Generate necklaces, Lyndon words, and relatives

Generate necklaces, Lyndon words and other objects with equivalence under rotation of length $n$ over the alphabet $\{0,1,\ldots,k-1\}$. The case $k=2$ are bitstrings.
Object type
String length $n$ (max. 20)
Alphabet size $k$
Fixed density (between 0 and $n$)
Fixed content (e.g. 5 2 when $n=7$ and $k=2$)
Forbidden substring (e.g. 0 0 1)
Output format
Output  numbering graphics

Object info

A necklace is an equivalence class of $k$-ary strings under rotation. We take the lexicographically smallest such string as the representative of each equivalence class and use this in the output of the program. A Lyndon word is an aperiodic necklace representative. Unlabelled necklaces are an equivalence classes of necklaces under permutation of alphabet symbols. Note that by permuting the alphabet symbols of a necklace and then rotating the string into its lexicographically smallest position, the result is a necklace representative. Among all permutations of alphabet symbols that resulting necklace that is lexicographically smallest is used as the representative of an unlabelled necklace. For example, here is an equivalence class of unlabelled ternary necklaces: $\{011222, 022111, 001112, 002221, 000122, 000211\}$. The lexicographically smallest of these is $000122$ and so it is chosen as the representative. For information on generating necklaces and Lyndon words and their unlabeled counterparts in constant amortized time see [CRS+00].

In many applications not all necklaces are required, but only those of fixed density, meaning that the number of non-zero entries is fixed. In the more general case, one may want a list of necklaces with fixed content where the number of occurrences for every character is fixed. For information on generating necklaces with fixed content and fixed density in constant amortized time see [Saw03] and [RS99]. Necklaces that do not contain a specified sequence as a substring are known as necklaces with forbidden substrings. For example, when considering all necklaces with $n=4$ and $k=2$ with the restriction that there are no $00$ substrings we get the set: $\{0101, 0111 ,1111\}$. Notice that this is precisely the set of necklaces that start with $0^i$ where $i$ is less than $t$. For more information on generating necklaces with forbidden substrings see [RS00].

A bracelet is a necklace that can be turned over. For information on generating bracelets in constant amortized time see [Saw01]. For bracelets with fixed content see [KSAH13]. The number of nonisomorphic unit interval graphs is the same as the number of binary bracelets of length $2t-1$ with content $(t,t-1)$. A charm bracelet is a generalization of a bracelet considering the action of the group of affine transformations $j \mapsto a+dj\pmod n$ on the indices. For more information see [ĐKRS15].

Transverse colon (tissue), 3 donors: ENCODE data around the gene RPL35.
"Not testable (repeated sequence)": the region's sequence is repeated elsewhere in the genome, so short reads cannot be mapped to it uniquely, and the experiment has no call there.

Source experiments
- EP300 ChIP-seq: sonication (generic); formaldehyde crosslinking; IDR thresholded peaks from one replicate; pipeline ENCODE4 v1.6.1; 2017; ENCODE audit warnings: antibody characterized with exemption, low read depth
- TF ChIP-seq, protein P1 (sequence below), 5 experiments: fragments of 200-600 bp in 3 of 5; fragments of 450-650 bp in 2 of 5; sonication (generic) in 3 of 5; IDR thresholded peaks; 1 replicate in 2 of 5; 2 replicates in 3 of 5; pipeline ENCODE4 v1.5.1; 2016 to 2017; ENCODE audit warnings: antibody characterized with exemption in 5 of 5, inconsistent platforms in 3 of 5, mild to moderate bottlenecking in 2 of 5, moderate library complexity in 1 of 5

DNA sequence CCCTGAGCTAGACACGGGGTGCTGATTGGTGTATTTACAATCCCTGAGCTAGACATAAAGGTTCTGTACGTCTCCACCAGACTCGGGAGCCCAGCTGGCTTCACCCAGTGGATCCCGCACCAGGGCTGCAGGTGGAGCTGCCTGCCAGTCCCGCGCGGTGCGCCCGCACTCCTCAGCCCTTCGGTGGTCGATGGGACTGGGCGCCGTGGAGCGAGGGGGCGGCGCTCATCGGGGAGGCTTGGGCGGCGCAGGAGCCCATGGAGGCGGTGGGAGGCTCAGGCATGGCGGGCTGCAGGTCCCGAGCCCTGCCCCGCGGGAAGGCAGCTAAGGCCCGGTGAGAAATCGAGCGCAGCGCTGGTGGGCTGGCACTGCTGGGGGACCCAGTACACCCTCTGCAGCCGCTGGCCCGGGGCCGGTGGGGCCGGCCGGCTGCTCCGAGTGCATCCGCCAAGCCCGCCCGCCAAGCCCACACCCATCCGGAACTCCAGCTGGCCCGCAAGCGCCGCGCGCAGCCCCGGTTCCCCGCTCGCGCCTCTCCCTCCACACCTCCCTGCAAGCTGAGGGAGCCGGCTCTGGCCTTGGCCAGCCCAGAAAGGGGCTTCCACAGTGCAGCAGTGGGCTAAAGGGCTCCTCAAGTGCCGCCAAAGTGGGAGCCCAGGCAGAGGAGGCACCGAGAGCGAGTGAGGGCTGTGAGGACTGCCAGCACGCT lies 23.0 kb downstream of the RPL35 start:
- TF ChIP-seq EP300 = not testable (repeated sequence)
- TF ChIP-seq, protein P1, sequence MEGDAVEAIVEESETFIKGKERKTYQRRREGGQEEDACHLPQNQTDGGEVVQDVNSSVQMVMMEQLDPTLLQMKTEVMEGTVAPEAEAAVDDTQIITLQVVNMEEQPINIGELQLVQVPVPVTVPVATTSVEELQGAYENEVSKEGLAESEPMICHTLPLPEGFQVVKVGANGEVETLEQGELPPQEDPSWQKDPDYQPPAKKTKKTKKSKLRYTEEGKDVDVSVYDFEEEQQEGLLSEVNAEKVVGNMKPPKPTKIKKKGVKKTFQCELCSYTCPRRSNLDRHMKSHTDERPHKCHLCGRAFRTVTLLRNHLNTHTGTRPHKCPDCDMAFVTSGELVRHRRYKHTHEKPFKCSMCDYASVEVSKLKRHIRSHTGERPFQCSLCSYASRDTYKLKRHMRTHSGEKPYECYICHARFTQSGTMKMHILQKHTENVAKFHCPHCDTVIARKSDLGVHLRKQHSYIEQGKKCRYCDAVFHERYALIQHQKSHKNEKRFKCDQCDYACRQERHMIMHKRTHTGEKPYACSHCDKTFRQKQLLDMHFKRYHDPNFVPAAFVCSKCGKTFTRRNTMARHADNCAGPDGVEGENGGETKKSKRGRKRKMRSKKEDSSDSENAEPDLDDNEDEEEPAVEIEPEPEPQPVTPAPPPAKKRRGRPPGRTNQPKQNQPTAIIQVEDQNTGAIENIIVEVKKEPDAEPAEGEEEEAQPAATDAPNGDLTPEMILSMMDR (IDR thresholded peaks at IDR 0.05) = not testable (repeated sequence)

A chord diagram is a set of $2n$ points on an oriented circle (counterclockwise) joined pairwise by $n$ chords. For information on efficiently generating all chord diagrams with $n$ chords see [Saw02]. We encode such a diagram by walking around the circle, and for each point we record the number of forward steps (in counterclockwise direction) to reach its partner along the same chord. For instance, for $n=3$ the diagram with three chords on the convex hull is encoded by 151515.

Lyndon brackets correspond to the basis of the $n$th homogeneous component of the free Lie algebra. For information on generating such a basis in $O(n)$ time per element see [SR03].

Enumeration (OEIS)

Links to the binary objects in the Online Encyclopedia of Integer Sequences: Enumeration formulae for $k$-ary necklaces and $k$-ary Lyndon words: \[N_k(n) = \frac{1}{n} \sum_{d\vert n} \varphi(d)k^{n/d}, \qquad L_k(n) = \frac{1}{n} \sum_{d\vert n} \mu(d)k^{n/d}.\] Enumeration formula for $k$-ary bracelets: \[ B_k(n) = \left\{ \begin{array}{ll} \frac{1}{2} N_k(n) + \frac{1}{4}(k+1)k^{n/2} & \text{ if $n$ is even,} \\ \frac{1}{2} N_k(n) + \frac{1}{2}k^{(n+1)/2} & \text{ if $n$ is odd.} \end{array} \right. \] The number of nonisomorphic unit interval graphs is the same as the number of bracelets with $n$ black and $n-1$ white beads. Enumeration formula for binary unlabeled necklaces: \[U_2(n) = N_2(n) - \frac{1}{2n} \sum_{\text{odd } d\vert n} \varphi(d)2^{n/d}.\] Enumeration formula for chord diagrams: \[ C(n) = \left\{ \begin{array}{ll} \frac{1}{2n} \displaystyle{\sum_{pq=2n} \varphi(p)p^{q/2}(q-1)!!} & \text{ if $p$ is odd,} \\ \frac{1}{2n} \displaystyle{\sum_{pq=2n} \varphi(p)\sum_{j=0}^{\lfloor q/2 \rfloor}{q \choose 2j}(2j-1)!!} & \text{ if $p$ is even.} \end{array} \right. \] Enumeration formula for $k$-ary necklaces with fixed content: \[N_k(n_1,n_2,\ldots, n_k) = \frac{1}{n} \sum_{j \vert \gcd(n_1,n_2, \ldots, n_k)} \varphi(j)\frac{(n/j)!}{(n_1/j)!(n_2/j)!\cdots (n_k/j)!}.\] When $k=2$, the above formula can be applied and simplified for the case of binary fixed-density necklaces.

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[Zipped C source code (GNU GPL)]